Case Law Details

Case Name : Western Projects Ltd. Vs State of Maharashtra (Bombay High Court)
Appeal Number : Criminal Writ Petition No. 2193 of 2007
Date of Judgement/Order : 14/06/2012
Related Assessment Year :
Courts : All High Courts (4158) Bombay High Court (747)


Western Projects Ltd.


State of Maharashtra


June 14, 2012


A. R. Joshi, J – Present writ petition was admitted on 1.2.2008 and earlier granted stay in terms of prayer clause (b) and (c) was continued. Said stay is continuing till today.

2. During the pendency of the writ petition, matter was taken before the Apex Court in S.L.P. (Cri) No.4879/2008 and in that S.L.P. directions were given by the Apex Court for expeditious hearing of the writ petition itself. Under this premise, matter was taken up for final hearing. Heard rival arguments.

3. By the present writ petition, original accused Nos. 13 and 14 i.e. present petitioners have prayed for quashing the proceedings filed against them by original complainant / present respondent No.2.

4. Present respondent No.2 filed Criminal Case No.47/2007 (CC No.66/M/2007) before the Court of Additional Metropolitan Magistrate, Mumbai. An order under Section 156 (3) was passed by the concerned Metropolitan Magistrate’s Court giving directions to the concerned Police to investigate and file F.I.R. As such said F.I.R. was registered under M.E.C.R.No.12/2007 by Cuffe Parade Police Station.

5. The main argument on behalf of the petitioners is two fold. Firstly, that the Metropolitan Magistrate’s Court at Mumbai lack jurisdiction to entertain the criminal proceeding and secondly that there are no specific averments against the present petitioners – accused Nos. 13 and 14 concerning offence of cheating and conspiracy.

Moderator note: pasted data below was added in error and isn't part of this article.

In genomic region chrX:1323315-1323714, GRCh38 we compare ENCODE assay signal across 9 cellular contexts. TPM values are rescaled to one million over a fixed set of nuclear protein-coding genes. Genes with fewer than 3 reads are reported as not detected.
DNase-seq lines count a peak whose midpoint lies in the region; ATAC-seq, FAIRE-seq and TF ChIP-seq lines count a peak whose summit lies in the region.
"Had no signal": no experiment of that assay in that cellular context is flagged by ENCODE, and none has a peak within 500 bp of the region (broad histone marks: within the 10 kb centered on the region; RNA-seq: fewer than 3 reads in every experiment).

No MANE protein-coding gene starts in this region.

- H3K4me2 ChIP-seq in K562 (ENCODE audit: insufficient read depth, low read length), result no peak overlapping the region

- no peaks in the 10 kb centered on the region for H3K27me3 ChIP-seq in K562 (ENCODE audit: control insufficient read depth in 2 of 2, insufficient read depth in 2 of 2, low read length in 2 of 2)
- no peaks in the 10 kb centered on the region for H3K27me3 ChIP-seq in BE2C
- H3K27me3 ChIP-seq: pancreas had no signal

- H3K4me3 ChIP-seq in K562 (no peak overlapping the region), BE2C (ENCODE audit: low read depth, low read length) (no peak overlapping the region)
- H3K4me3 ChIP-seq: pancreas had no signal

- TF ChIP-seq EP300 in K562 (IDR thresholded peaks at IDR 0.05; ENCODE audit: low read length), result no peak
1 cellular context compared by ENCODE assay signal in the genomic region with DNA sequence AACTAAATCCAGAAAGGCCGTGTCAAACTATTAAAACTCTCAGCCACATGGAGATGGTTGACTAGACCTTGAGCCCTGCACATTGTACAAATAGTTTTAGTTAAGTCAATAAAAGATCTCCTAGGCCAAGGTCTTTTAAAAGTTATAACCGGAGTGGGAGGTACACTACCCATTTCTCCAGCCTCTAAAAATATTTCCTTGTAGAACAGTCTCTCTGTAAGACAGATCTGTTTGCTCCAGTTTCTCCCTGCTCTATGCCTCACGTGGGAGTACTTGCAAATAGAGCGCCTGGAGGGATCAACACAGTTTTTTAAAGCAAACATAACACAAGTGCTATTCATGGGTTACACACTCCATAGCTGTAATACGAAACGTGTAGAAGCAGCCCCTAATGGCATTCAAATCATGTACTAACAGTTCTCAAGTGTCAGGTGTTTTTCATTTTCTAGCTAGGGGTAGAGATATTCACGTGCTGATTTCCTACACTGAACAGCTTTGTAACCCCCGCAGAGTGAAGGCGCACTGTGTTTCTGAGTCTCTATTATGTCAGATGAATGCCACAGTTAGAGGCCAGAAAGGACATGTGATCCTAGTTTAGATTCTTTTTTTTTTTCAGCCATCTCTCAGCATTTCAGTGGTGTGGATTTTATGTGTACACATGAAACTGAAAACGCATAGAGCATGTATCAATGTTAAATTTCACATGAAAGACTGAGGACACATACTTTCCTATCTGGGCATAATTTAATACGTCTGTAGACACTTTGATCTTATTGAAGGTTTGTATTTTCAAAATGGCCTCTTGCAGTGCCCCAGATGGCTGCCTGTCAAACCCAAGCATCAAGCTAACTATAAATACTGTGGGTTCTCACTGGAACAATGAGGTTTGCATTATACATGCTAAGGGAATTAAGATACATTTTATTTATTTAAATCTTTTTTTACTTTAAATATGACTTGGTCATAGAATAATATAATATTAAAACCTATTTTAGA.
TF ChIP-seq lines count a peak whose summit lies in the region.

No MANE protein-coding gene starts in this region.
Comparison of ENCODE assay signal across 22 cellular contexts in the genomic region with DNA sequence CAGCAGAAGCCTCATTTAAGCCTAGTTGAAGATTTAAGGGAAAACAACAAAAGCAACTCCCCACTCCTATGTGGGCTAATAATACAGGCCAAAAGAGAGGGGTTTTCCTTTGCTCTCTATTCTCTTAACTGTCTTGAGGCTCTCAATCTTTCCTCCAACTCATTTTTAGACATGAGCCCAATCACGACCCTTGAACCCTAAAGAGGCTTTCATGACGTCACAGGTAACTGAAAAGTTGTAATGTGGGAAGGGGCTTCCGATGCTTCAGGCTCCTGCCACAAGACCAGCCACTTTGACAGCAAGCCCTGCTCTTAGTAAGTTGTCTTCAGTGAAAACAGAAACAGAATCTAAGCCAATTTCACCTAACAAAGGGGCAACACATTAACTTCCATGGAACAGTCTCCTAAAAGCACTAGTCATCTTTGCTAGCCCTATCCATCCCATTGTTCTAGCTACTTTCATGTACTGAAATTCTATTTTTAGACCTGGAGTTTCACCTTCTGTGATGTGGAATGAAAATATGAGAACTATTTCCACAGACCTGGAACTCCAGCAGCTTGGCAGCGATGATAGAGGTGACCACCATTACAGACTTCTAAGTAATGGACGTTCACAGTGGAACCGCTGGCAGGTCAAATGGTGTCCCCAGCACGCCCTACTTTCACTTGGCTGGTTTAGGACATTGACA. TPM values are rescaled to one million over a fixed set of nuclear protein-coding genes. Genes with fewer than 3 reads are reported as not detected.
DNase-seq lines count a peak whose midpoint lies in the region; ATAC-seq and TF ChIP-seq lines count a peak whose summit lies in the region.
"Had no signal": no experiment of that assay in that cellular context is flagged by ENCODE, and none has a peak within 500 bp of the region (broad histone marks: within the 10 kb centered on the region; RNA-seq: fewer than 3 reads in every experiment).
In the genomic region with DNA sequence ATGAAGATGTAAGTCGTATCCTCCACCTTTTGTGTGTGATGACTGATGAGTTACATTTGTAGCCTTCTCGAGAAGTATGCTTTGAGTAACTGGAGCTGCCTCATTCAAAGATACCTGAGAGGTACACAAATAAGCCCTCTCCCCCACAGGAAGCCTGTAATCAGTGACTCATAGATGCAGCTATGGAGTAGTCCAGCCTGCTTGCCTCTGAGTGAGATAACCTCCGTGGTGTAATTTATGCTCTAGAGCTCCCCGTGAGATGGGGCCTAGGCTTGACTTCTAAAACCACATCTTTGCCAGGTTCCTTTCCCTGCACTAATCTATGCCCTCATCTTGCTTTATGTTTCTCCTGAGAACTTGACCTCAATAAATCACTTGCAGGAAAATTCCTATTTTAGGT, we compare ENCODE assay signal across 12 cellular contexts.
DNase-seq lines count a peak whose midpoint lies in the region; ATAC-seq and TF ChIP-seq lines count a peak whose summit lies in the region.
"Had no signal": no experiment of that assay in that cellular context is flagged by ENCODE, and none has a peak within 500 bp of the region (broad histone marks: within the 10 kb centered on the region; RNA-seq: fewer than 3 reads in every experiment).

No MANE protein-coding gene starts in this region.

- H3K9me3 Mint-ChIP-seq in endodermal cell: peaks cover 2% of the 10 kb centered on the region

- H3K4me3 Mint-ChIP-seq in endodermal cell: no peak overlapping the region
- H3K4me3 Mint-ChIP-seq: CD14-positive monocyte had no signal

6. There is no much substance in the first argument as to aspect of lack of jurisdiction of the Metropolitan Magistrate’s Court to entertain the criminal complaint of respondent No.2. This is so, in view of the factual position as to major transaction between the complainant and the accused took place at Mumbai though the complainant is resident of Rajkot, so also the accused Nos. 1 to 4, 8,9,13 to 18 are resident of Kolkata. The allegations against the accused persons are that they entered into a conspiracy to cheat the complainant – present respondent No.2 in the matter of taking over of a public limited company which is accused No.13. Accused No.14 is the Director of said accused No.13. Admittedly, as per the averments in paragraph No.25 of the complaint No.17/2007 lodged before the Additional Chief Metropolitan Magistrate, Mumbai, initially complainant approached Rajkot police and lodged complaint in respect of the fraud committed by the accused persons in the matter of transfer of shares of accused No.13 – present petitioner No.1. Local police at Rajkot did not take action and directed the complainant to file complaint at Mumbai where major part of illegal transaction took place. So also the crucial part of criminal offence took place in the jurisdiction of SEBI in Mumbai and in view of all the documents relating to the offence were lying at SEBI Mumbai. Considering the over all view as to the allegations in the complaint, the first objection on the point of jurisdiction does not survive and hence same is rejected.